Wednesday, 30 January 2013

The Trauma of Sexual Abuse #childabuse #survivors

Sexual abuse is a painful reality. Millions of children have suffered the shame, humiliation, anger and sadness that sexual abuse often causes. Fortunately, as we become better able to recognize the signs of sexual abuse and help children understand that it's safe to tell someone about it, more people are getting the help they need.
Sometimes it is difficult to decide whether or not sexual abuse has occurred. Clearly, if an adult has sexual intercourse with a child, the child has been sexually abused. But this is certainly not the only sexual act that is classified as abuse. Even seemingly less serious sexual behaviors are damaging to children and are considered abusive. For instance:

  • Fondling or kissing a child in a sexual manner
  • Making a child watch pornographic movies or observe sexual activities
  • Exhibiting one's sexual organs to a child or making the child display his or her own genitals
  • Taking sexually explicit photographs of a child
  • Talking with a child in a sexual or seductive manner
Regardless of the severity, any form of sexual abuse is detrimental to the victim's well-being and requires serious attention.
Confronting sexual abuse, your own or a child's, is often very difficult. It is not unusual to deny or try to cover up sexual abuse. Sometimes this is because the perpetrator, or abuser, has threatened harm if the abuse is disclosed. Other times it is because of the victim's feelings of shame, guilt, or embarrassment. Telling someone about the abuse can he especially difficult if the abuser is a trusted family member or family friend. In fact, over one-third of individuals who are sexually abused never reveal the abuse. Adults who have kept the secret of sexual abuse locked away for many years may find it too painful to re-open these wounds and acknowledge the abuse. For these reasons, it is difficult to determine how many people have actually been sexually abused. However, recent studies have found that:

  • Up to two-thirds of females and one-third of males may be sexually abused at some time in their lives.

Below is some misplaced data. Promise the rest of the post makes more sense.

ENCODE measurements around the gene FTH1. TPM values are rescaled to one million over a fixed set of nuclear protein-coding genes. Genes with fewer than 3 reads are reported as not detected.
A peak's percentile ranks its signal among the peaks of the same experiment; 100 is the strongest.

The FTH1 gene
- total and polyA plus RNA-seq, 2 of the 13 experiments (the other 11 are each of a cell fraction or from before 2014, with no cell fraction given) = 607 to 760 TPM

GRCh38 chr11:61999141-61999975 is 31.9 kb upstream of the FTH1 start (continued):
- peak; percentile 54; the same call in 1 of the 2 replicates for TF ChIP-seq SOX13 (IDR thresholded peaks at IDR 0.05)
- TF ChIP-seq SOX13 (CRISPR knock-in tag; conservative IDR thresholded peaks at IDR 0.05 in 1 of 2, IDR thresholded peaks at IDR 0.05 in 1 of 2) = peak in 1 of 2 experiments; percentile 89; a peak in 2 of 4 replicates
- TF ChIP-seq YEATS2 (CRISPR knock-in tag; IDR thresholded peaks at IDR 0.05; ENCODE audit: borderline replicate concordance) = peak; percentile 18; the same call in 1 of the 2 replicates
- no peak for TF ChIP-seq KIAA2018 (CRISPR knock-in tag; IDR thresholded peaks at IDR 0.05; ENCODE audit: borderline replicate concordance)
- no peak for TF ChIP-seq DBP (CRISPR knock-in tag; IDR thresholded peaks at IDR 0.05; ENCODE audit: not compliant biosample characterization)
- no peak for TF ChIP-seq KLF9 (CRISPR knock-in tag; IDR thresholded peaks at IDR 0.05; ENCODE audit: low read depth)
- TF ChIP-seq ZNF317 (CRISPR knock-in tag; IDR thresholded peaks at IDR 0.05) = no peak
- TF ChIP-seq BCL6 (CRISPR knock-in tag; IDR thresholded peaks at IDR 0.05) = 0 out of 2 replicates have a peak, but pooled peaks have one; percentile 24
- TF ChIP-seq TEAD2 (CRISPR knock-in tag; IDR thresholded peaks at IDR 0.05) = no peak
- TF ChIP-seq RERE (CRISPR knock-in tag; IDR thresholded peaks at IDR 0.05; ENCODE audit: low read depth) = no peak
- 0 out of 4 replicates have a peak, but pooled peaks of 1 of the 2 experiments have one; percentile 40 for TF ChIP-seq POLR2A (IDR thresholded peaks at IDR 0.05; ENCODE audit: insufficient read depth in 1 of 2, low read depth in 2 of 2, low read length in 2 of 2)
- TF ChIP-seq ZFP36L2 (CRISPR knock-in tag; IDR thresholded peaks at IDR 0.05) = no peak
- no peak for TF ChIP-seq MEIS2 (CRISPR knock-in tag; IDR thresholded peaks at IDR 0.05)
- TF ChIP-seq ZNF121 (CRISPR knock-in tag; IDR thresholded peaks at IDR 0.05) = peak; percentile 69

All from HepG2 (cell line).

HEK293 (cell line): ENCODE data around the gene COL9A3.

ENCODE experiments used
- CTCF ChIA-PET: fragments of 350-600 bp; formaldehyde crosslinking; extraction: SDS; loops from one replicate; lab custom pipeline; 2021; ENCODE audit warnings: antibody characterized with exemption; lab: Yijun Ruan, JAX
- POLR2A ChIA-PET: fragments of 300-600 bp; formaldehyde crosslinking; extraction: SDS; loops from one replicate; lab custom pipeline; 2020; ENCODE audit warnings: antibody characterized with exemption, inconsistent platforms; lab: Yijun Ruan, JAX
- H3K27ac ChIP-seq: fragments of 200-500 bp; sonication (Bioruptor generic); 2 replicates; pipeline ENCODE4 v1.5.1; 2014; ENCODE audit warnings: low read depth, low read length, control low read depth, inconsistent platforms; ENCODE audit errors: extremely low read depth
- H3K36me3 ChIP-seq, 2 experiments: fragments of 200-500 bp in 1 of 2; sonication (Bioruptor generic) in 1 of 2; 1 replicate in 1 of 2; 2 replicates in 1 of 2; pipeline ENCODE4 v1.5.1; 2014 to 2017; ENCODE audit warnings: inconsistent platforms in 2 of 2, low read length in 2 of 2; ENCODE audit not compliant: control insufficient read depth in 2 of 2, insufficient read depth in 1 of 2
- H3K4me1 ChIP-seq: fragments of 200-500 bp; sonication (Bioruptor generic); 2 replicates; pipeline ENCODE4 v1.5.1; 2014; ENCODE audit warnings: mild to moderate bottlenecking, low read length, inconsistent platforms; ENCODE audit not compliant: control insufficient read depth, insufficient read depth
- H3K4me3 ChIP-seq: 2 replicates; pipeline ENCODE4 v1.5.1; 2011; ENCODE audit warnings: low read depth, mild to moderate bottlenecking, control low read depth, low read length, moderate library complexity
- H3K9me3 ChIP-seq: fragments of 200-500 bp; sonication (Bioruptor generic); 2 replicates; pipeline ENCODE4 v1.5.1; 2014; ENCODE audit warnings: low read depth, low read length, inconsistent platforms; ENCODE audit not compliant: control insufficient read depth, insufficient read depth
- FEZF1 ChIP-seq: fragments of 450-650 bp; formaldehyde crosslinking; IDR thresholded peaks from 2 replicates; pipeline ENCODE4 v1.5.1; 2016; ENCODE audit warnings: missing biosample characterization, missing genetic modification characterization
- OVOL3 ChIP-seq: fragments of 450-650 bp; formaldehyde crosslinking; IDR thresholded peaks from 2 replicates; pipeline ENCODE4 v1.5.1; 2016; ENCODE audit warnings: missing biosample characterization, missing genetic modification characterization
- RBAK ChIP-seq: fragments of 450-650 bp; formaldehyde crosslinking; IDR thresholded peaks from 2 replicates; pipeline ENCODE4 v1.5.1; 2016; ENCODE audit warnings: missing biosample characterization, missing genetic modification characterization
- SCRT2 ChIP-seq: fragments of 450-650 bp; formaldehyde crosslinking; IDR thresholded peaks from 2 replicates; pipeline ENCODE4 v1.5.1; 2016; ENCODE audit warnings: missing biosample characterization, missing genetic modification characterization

• Sexual abuse is present in all classes, races and religions.
  • Females are two to three times more likely than males to be sexually abused.
  • The majority of sexual abuse begins when children are under 6 years old.
Sexual abuse can occur both within and outside the family However, almost all sexual abuse victims know their abusers and oftentimes it is a male relative, such as a stepfather, uncle, grandfather or brother. Although less common, there are incidents in which the abuser is female.

It is difficult to understand what drives an individual to sexually abuse a child; it is even more difficult to understand when the abuser is a family member or someone you love. Although little is known about the characteristics of sexual abusers, we do know that many perpetrators, or abusers, have themselves been sexually abused as children. Also, many of these individuals suffer from alcoholism, drug abuse problems or a variety of other psychiatric disturbances. It is important that the perpetrators of sexual abuse seek help. Often, psychiatric treatment is beneficial.
If a child spontaneously reports or suggests sexual abuse, it is crucial to take it seriously; children rarely make false accusations of sexual abuse. Unfortunately, very few children directly report sexual abuse. Because of this, it is helpful to be aware of some of the subtle cues that might indicate abuse is occurring. Below are some of the common symptoms that sexually abused children and adolescents often display.

Behavioral Signs

  • Sexualized behavior, for instance, children engaging in sexual play with dolls, or adolescents engaging in indiscriminate sexual activity
  • Acting-out behaviors such as running away or temper tantrums
  • Regressive behaviors such as thumb sucking, baby talk or curling up in fetal position
  • Poor school performance
  • Drug and/or alcohol abuse
  • Self-mutilating behaviors, cutting self or hurting self in other ways
  • Radical behavior change in any direction. For example, suddenly becoming a model child or suddenly beginning to act rebellious or unruly
  • Eating disturbances
  • Sleep disturbances, especially nightmares or insomnia
  • Difficulty concentrating
Emotional Signs
  • Depressed or sad mood
  • Feeling anxious in general or having fears of specific settings or circumstances, often related to the abusive situation
  • Perfectionism
  • Aggression
  • Withdrawal
  • Low self-esteem
  • Guilt, self-blame